Investors have given final approval for a massive $40 billion liquefied natural gas project in Kitimat, BC. The five partners have agreed to the joint venture that includes a gas liquefaction plant on the coast and a 670-kilometre pipeline delivering natural gas from the northeast corner of the province. The necessary approvals, including those from the National Energy Board, Department of Fisheries and Oceans, BC Hydro as well as 25 First Nations, are in place. The project is expected to generate about $23 bilion in public revenue over 40 years, and create up to 10,000 jobs during construction and 950 permanent jobs once operational. This project is expected to be the world's cleanest in terms of greenhouse gas emissions.
Island Tug and Barge’s (ITB) christened its newest articulated tug, Island Raider, last Friday, September 28, during an afternoon ceremony at ITB’s headquarters in Burnaby, BC. The Island Raider, along with its sister the Island Regent (scheduled for delivery February, 2019), was designed by Robert Allan Limited to be paired with ITB’s double-hulled oil tank barge, the ITB Resolution. Constructed on-site at ITB’s Annacis Island facility, the Island Raider was designed with considerable emphasis on crew comfort and endurance. By incorporating Sika vibration and sound dampening floors, and Norac wall and ceiling paneling, noise levels register at less than 59 decibels in the wheelhouse during vessel. In addition, fully heated and air-conditioned accommodations can house up to eight persons in six cabins. The standard crew is four – master, mate and two deck hands. For optimal situational awareness, the wheelhouse incorporates floor to ceiling windows, as well as a full walk-around catwalk. Facilities include a stainless-steel finished galley and large mess deck, exercise room, laundry room, and office.
As now required under section 151.0(2) of the Canada Transportation Act, Canadian Pacific (CP) has released its 2018-2019 Winter Contingency Plan. CP’s plan is driven by sophisticated weather prediction modelling, sustainable volume targets, robust contingency plans, significant investments in track infrastructure and rolling stock, and proactive coordination and planning with our customers and the broader supply chain.
Seaspan Corp., which charters a fleet of 112 containerships, is diversifying into the energy business with a potential investment of up to $200 million in the restructured Swiber Holdings Limited. Singapore-based Swiber is a publicly traded Singaporean offshore engineering, procurement and construction business that owns five vessels. Seaspan said the deal is expected to be funded in two steps. Seaspan will provide $20 million in exchange for an 80 percent economic interest in the restructured Swiber Group. In the second step, it would provide $180 million to be invested in a $1 billion LNG-to-power project under development in Vietnam in exchange for economic interests in the project.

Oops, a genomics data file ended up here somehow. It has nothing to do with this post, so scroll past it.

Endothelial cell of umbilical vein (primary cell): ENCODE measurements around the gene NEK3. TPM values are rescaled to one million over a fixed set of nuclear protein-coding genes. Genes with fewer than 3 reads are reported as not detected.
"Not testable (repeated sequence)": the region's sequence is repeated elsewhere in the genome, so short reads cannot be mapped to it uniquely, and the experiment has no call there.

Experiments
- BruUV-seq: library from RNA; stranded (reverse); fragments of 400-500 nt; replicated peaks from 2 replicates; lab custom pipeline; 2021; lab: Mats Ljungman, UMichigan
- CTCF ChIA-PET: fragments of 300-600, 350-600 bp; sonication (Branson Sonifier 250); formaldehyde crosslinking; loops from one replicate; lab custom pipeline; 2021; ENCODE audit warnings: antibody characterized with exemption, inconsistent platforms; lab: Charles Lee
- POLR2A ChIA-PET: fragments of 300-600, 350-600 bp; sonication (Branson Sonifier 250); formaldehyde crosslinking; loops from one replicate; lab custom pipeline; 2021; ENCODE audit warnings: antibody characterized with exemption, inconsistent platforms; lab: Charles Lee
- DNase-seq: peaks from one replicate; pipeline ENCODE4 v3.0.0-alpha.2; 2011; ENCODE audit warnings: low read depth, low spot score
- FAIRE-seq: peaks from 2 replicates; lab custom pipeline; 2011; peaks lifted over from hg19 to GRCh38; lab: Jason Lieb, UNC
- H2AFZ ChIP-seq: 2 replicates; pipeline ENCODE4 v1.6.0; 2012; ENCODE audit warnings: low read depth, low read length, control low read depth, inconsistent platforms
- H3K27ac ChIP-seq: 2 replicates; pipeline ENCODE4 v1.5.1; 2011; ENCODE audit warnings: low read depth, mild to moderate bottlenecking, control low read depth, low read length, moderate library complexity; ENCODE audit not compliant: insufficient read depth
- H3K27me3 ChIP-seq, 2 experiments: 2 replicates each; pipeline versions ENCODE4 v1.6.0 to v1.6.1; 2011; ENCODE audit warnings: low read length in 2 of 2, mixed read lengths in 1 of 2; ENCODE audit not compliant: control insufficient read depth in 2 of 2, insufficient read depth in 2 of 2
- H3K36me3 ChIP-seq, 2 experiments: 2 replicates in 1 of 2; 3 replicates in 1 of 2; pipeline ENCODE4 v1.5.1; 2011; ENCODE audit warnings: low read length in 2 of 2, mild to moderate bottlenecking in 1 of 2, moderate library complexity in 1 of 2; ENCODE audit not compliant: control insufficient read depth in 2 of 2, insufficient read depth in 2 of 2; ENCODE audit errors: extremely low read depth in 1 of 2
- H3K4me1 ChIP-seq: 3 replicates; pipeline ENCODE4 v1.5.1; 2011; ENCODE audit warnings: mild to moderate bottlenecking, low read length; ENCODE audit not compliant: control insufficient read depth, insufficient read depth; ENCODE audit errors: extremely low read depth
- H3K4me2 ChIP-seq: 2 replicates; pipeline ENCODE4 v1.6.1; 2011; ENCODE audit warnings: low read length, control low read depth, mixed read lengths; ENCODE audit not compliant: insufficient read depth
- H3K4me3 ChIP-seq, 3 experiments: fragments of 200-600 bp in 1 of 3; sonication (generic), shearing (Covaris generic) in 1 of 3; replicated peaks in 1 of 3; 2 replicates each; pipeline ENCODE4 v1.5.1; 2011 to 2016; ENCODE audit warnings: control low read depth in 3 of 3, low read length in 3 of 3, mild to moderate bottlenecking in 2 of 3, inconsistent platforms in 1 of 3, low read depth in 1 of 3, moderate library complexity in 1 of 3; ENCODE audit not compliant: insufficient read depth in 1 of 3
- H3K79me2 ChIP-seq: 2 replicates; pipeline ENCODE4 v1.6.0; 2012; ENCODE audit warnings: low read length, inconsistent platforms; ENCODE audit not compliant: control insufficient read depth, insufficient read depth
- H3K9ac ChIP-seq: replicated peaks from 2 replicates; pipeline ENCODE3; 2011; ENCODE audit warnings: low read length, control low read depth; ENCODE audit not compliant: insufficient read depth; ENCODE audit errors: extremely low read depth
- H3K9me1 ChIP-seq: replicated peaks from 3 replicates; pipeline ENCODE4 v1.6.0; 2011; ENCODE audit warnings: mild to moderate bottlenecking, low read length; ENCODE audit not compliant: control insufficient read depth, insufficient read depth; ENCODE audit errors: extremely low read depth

BC Ferries has issued a Request for Expressions of Interest (RFEOI) for the procurement of five new major vessels. The competitive bidding process is open to local, national and international shipyards, including consortiums, and BC Ferries encourages local and national companies to bid on these projects. The five new major vessels will reflect capacity and levels of service consistent with the current Coastal and Spirit Class vessels in size, capabilities and passenger amenities. These vessels are anticipated to begin entering service in 2023 on BC Ferries’ major routes between Metro Vancouver and Vancouver Island.
The acquisition of the vessels is a major capital expenditure that requires the approval of the BC Ferries Commissioner under Section 55 of the Coastal Ferry Act. BC Ferries will make its application to the Commissioner in 2019 and, subject to a favourable decision, award a contract for these ferries by the end of 2019.
Clear Seas Centre for Responsible Marine Shipping has published a new online summary of Air Pollution & Marine Shipping with the purpose of sharing objective information on the impacts of air pollution from the marine shipping industry – including the types of air pollution ships emit, how these emissions are harmful, and what’s being done to reduce them.
Captain Masoud Jahani has been appointed as the Manager of Cargo and Examination (TMC) in Marine Safety and Security - Pacific Region, effective September 24, 2018, replacing John Yeung who retired in August. Capt. Jahani will report to the new Regional Director, Diana Trager, and he will lead the TMC side of the recently-divided TMC/TME organization. Capt. Jahani joined Transport Canada in 2004 as a nautical inspector, and recently served as the Vancouver Island Manager.